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“This is the best tree-lover’s monument that could possibly be found in all the forests of the world. You have done me a great honor, and I am proud of it.” – John Muir to William Kent

Giant redwoods with light filtering through.

Giant redwoods with light filtering through.

Muir Woods National Monument is a small remnant of an old coastal redwood forest that covered many valleys along the coast of California prior to the 1800’s. Coastal redwoods still dominated this fog-drenched forest including some that are over 600 years old. In 1905 when many of the trees along the coast had been cut down and milled, a local business man William Kent and his wife Elizabeth Thacher Kent bought the land that is now Muir Woods, in order to protect it. A little bit later the water district tried to obtain the land by eminent domain. The Kents were determined to preserve these redwoods so they donate the land to the federal government with the help of President Theodore Roosevelt. Roosevelt used the 1906 Antiquities Act to proclaim the area a national monument. And at the request of the Kents it was named after their good friend and conservationist John Muir. Mr. Kent went on to serve in the U.S. House of Representatives and in 1916 introduced important legislation that helped create the National Park Service.

Redwood Creek that runs thought the park.

Redwood Creek that runs thought the park.

If you have not been to Muir Woods it is 12 miles north of the Golden Gate Bridge on California Hwy 1. The roads to it are steep and windy but worth the effort. Having its own micro climate it stays cool and damp there year round. I find it the most peaceful place. It is also a ecological treasure. The creek is part of the Golden Gate International Biosphere Reserve. It is one of the planets richest and most threatened collection of plants and animals. In the shade of the redwood canopy you find fern, moss and delicate wildflowers. In the pockets of light there are Bay laurels and maples and further up into the hills you find Douglas fir. In the summer the dry season on the coast the creek slows to a trickle. Winter is the wet season and the average rain fall is 40 inches.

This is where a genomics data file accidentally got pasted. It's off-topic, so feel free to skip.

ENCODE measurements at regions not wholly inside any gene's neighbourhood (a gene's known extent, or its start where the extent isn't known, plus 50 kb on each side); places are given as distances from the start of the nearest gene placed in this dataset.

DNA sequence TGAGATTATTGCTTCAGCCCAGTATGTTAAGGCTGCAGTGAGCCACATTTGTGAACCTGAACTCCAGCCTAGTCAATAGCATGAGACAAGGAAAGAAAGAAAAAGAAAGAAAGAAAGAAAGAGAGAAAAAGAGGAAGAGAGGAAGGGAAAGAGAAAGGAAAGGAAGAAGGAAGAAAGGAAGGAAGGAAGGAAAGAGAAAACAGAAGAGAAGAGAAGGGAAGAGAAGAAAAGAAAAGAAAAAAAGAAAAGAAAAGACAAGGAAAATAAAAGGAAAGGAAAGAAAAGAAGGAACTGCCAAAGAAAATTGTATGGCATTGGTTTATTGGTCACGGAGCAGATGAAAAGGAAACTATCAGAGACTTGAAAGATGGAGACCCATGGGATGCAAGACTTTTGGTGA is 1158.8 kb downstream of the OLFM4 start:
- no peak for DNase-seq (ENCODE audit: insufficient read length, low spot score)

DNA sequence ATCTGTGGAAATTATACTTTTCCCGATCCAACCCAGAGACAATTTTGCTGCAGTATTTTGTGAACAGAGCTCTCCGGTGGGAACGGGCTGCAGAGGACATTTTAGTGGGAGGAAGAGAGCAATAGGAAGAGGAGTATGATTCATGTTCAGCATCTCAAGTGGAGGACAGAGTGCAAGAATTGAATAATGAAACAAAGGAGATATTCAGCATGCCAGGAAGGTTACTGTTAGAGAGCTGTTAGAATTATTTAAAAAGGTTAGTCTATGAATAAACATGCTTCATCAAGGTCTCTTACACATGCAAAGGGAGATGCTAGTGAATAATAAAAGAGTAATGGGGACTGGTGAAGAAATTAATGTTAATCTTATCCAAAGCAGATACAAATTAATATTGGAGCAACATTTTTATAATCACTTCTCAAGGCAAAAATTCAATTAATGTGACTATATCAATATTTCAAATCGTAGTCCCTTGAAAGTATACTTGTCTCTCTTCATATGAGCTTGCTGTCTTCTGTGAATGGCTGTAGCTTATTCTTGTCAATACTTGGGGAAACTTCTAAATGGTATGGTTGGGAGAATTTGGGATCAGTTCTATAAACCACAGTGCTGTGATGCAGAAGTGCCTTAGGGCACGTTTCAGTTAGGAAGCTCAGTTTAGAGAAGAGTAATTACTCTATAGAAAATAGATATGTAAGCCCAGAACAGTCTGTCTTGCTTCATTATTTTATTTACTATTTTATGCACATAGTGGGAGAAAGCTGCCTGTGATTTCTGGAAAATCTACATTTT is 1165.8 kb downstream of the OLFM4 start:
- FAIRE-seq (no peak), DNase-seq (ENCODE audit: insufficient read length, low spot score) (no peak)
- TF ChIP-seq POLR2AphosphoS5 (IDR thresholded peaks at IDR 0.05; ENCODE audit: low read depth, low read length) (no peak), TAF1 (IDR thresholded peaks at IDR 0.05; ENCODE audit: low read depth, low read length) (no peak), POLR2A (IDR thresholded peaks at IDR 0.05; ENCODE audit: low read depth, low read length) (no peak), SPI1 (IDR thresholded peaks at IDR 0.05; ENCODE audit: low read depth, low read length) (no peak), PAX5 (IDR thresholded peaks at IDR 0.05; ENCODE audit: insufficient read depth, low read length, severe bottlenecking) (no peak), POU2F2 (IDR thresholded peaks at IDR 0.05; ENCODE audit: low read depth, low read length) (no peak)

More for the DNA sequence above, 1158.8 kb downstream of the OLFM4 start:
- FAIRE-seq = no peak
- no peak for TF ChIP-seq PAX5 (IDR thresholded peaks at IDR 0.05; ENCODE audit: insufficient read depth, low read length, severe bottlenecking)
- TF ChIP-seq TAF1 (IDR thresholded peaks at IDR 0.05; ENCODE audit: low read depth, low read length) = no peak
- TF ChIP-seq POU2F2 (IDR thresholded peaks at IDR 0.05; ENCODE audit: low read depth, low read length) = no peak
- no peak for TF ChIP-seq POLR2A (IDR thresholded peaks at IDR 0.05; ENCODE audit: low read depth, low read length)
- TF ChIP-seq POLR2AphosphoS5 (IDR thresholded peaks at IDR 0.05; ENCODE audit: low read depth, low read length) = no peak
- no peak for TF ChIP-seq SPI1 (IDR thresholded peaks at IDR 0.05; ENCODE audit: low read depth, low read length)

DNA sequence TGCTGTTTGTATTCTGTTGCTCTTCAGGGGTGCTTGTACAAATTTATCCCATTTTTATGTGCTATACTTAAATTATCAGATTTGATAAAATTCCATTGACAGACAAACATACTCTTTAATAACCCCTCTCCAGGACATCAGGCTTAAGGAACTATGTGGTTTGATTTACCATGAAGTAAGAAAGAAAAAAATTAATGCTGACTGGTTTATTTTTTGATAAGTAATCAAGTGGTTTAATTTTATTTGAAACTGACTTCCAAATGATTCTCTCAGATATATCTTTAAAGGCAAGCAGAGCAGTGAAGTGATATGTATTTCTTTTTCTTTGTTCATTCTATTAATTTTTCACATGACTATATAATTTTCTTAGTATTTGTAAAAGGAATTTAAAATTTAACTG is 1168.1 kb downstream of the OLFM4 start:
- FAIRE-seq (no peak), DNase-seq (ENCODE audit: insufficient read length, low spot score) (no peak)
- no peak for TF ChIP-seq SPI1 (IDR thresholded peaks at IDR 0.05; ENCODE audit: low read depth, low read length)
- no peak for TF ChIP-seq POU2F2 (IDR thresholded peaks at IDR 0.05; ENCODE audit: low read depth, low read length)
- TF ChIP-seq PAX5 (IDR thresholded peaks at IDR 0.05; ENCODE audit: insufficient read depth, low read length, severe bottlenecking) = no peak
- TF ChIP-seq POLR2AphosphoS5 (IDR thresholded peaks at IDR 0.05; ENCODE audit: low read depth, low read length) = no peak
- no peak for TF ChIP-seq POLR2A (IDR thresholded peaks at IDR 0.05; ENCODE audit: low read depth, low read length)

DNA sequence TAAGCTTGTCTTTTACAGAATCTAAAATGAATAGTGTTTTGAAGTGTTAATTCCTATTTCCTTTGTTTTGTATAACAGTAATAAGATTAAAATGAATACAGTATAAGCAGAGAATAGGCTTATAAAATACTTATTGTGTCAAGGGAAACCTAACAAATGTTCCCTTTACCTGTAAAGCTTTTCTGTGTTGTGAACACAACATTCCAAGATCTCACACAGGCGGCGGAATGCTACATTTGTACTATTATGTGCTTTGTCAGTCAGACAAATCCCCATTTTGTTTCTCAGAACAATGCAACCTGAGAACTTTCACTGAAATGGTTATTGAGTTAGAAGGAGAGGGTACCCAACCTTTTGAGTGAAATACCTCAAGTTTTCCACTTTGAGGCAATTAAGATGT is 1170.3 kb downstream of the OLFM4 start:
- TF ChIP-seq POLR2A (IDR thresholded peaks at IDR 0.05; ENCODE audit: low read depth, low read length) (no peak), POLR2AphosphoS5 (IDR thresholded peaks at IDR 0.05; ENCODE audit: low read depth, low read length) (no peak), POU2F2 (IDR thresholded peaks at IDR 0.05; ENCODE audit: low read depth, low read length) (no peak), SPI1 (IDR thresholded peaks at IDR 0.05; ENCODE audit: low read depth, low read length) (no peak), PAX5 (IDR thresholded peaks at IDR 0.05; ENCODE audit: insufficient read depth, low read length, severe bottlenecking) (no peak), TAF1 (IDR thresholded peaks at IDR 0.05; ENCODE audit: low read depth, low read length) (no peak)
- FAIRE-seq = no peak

10424322_10152919728254772_4771549777450677204_nCoastal redwood also called California redwood are Sequoia sempervirens. It is the only living species in the genus Sequoia, which is part of the cypress family Cupressaceae (formerly treated in Taxodiaceae). These evergreen tree are the tallest living trees on Earth, reaching up to 379 feet (115.5 m) in height from the ground can get up to 26 feet (7.9 m) in diameter. These trees are also among the oldest living things on Earth. Living up to 1,200–1,800 years or more. Before commercial logging and clearing began by the 1850s, this massive tree occurred naturally in an estimated 2,100,000 acres (8,500 km2) along much of coastal of Northern California and the southwestern corner of coastal Oregon. It is estimated that 95% or more of the original old-growth redwood trees have been cut down to be used as lumber for the construction of homes, decks, fences and furniture.

This gives you and idea of the size of some of the older trees.

This gives you and idea of the size of some of the older trees. Do you see the face in the bark?

I have been to Muir Woods several times but this was Shawn’s first visit. We took time to read the many placards along the path and I learn quite a bit. One of the most interesting was that in 1945 Muir Woods was the meeting place for the United Nations. Delegates from around the world were meeting in San Francisco to establish the UN. On the 19th of May they traveled to Muir Woods to honor the memory of President Franklin Delano Roosevelt, who had recently passed away. Because he valued the national parks as a place for inspirations and renewal, it seemed to perfect setting. The organizers hoped that the beauty and serenity of the woods would inspire the delegates to pursue the president’s program for a world peace as they met to establish the United Nations. Roosevelt felt that sustainable forestry practices that protected our natural resources were key to a lasting peace around the world. For a great photo of the gathering chick here. There is also a picture of John Muir and his friend William Kent.


Written on one of the plaques along the way!

Happy Gardening with Wishes of Peace – Shawn and Laurin